In 1976, Black History Week during February was expanded to a month long celebration in observance of remembering people and events in the history of African-Americans. Chattanooga State Community College will honor Black Americans this month with a variety of events that are free and open to the public.
ChattState will observe National HIV/AIDS Awareness Day on Wednesday with a program by Jamar Rogers beginning at 10 a.m. in the Humanities Theatre. Mr. Rogers grew up with a passion for music but during his teen years, he fell prey to drug abuse and contracted HIV. Working to turn his life around for six years, he auditioned and was a finalist on NBC’s The Voice. Mr. Rogers now works as an activist and artist to demystify the misconceptions about HIV and AIDS.
Former UT defensive end, Inquoris “Inky” Johnson, will visit the campus on Monday bringing his special brand of motivation to listeners. As a boy he dreamed of playing professional sports, but a routine tackle ended that dream, opening him up to a new career as a motivational speaker after completing his bachelor’s and master’s degrees at UTK. Mr. Johnson will address students earlier in the day. At 4 p.m., the Kolwyck Library will host a book signing, followed by a public presentation at 6 p.m. in the Humanities Theatre.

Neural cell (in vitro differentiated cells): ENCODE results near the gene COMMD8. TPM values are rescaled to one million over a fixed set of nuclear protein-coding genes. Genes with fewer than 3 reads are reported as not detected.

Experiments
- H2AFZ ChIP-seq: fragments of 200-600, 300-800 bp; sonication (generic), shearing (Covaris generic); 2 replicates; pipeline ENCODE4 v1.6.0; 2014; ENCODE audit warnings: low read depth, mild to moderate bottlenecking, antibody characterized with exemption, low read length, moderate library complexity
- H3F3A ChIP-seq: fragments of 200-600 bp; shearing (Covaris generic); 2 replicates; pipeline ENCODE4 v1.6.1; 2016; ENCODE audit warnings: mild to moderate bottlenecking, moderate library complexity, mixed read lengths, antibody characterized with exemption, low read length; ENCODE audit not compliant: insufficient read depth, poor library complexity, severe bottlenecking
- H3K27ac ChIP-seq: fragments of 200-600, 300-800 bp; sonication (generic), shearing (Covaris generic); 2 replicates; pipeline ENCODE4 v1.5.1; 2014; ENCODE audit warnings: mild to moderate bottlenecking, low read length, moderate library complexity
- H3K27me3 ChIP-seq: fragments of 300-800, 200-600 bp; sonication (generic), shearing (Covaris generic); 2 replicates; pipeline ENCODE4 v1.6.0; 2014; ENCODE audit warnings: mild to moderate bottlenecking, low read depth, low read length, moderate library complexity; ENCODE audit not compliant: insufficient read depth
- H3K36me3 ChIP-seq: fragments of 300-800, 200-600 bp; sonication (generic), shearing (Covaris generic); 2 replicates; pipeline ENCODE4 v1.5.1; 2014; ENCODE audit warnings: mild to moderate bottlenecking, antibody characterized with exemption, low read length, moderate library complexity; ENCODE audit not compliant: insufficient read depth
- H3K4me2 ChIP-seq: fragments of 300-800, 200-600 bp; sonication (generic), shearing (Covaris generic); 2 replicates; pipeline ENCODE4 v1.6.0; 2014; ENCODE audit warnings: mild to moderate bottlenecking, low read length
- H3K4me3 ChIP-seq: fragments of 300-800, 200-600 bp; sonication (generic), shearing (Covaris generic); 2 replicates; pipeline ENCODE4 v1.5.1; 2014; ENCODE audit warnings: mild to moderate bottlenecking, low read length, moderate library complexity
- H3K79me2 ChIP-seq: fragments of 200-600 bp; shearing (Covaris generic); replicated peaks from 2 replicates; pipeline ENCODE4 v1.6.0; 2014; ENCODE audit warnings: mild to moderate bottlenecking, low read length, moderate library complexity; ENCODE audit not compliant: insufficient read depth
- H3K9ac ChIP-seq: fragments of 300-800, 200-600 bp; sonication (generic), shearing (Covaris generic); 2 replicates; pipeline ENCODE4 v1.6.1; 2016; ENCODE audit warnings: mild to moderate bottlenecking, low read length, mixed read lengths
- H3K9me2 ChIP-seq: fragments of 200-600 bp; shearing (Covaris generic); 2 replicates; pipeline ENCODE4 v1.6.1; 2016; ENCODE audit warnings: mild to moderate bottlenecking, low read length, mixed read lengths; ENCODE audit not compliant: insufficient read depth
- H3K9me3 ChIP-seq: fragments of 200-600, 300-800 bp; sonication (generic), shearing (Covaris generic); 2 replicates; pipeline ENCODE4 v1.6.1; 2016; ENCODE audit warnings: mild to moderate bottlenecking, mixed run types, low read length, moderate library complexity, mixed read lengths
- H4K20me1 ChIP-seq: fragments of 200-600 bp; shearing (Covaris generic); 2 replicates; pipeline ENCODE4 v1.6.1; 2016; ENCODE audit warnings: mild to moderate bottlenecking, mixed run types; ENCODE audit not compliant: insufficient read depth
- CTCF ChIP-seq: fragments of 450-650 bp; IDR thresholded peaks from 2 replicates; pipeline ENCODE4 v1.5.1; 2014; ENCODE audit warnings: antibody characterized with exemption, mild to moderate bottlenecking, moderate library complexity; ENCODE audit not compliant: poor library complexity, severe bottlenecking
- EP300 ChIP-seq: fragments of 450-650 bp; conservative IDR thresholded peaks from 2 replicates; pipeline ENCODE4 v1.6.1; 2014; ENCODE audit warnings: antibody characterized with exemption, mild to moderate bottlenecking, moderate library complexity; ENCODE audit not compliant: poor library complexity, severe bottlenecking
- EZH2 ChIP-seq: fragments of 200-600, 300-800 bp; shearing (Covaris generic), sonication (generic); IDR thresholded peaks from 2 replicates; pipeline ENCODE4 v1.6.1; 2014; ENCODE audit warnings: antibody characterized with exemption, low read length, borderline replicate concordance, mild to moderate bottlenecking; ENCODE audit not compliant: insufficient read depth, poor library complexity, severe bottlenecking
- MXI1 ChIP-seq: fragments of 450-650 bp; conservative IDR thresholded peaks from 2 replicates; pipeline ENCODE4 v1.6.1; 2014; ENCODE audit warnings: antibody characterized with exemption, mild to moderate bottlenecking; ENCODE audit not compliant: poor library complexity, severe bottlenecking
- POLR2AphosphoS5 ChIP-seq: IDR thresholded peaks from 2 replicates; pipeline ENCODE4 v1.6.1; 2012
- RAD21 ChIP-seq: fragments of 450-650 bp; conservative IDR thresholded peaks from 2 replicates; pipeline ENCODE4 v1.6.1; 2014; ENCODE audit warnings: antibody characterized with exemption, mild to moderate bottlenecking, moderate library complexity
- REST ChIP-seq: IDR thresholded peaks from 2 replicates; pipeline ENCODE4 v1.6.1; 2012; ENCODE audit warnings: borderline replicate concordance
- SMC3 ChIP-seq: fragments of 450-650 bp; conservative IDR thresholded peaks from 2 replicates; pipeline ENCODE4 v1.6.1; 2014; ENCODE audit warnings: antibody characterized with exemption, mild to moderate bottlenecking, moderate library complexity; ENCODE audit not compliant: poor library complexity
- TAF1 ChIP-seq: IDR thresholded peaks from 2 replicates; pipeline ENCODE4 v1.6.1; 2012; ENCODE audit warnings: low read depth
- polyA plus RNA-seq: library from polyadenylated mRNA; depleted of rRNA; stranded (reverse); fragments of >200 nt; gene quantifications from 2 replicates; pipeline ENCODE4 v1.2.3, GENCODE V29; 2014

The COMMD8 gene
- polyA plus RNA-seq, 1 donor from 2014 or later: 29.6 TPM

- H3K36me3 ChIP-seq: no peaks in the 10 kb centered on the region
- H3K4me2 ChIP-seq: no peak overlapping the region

Life-long civil rights activist Margaret Block will present “Freedom Songs and the Civil Rights Movement,” Feb. 25 at 6 p.m. in the Berry Auditorium located in the Health Science Center. As a member of the Student Nonviolent Coordinating Committee established in 1960 by civil rights protestors, she helped organize and plan events in Mississippi working alongside well-known members of the Civil Rights movement.
For more information about these events, please contact Mary Knaff at 697-3371, email@example.com or visit www.chattanoogastate.edu.